About six months ago, I was asked in an interview, ‘I know I am not allowed to ask this, but I am going to anyway, do you plan on becoming pregnant in the next year?’ How I should have answered: ‘Yes, yes I do.’
I would have loved to hear their response after that. If they responded with supportive things such as ‘great, well we’d have to support you when you are at that stage’, then I would have known that it would have been an employer who I could have respected and enjoyed working for (though, probably not really as they still shouldn’t have asked). Due to me being unprepared for the question (it was 2016 after all!), I responded in a way that I thought would not affect my position as a candidate for the position: ‘well, we have other things we want to get in order first.’
This whole experience has been grating on my mind, wishing I had answered differently. Wishing I had been quick enough to give them an answer that would have made them uncomfortable.
I was at least fortunate enough to be able to answer calmly, despite the thoughts running through my head: ‘That is actually none of your business. You have no idea if I have been struggling or not to have children or if I have been told that I can’t have children. Not only is it against the law to ask, it is an insanely personal question, would you have asked the same question to a male applicant if he intends to become a father in the next year?’
Mamamia Out Loud discuss the toughest interview questions out there. Post continues after audio.
The fact that they started the question with ‘I shouldn’t ask this, but…’ means they know full well of the implications around it. Had I said yes, and then not been offered the position, I could have reported it and made a big deal. However, how I interpreted this question at the time: ‘We don’t want you on board in this position if you can’t fully commit.’ It has annoyed me that I, myself interpreted the question this way. Why was that my first reaction?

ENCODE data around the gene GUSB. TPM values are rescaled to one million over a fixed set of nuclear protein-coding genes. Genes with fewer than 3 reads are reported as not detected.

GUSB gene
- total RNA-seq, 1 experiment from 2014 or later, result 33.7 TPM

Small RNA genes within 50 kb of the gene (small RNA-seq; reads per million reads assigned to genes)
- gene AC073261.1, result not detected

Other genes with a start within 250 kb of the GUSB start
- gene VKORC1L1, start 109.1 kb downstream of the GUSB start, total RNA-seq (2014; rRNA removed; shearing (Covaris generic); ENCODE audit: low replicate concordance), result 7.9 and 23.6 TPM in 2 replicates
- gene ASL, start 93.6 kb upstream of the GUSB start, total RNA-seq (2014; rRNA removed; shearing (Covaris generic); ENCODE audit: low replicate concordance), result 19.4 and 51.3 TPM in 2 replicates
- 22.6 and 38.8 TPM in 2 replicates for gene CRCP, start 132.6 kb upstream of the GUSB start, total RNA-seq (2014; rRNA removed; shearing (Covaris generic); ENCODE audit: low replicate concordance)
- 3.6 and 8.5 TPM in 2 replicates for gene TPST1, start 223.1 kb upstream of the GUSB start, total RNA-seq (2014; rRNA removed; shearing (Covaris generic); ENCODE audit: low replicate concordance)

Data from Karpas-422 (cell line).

My parents raised me to be an independent and hard-working person. Including the traditional forms of education, sport and encouragement, my parents made sure that we were raised to respect, to be welcoming and inclusive. These types of things included: how to shake a hand properly, how to open a bottle of wine/champagne (before screw caps!), how to work and cook on a BBQ, how to change a tire, as some examples. Tasks that are focussed on me being independent and able to be social and welcoming to other people.
I was put in an awkward position that if I had really been able to speak my mind, the interviewer would have taken offence, and I would have possibly jeopardised my candidacy for the role. It is rare that I notice that I am a female in the workplace, I see myself as a colleague, a learner, a leader, an operations manager, a contributor. The only time I am reminded that I am a female at work is when someone else points it out to me:
‘Wow, you shake hands like a man’. If you mean I don’t let you dominate me in an old school tradition of a handshake, sure.
‘How do you feel about being a female in a male dominated industry?’ Didn’t occur to me until you asked.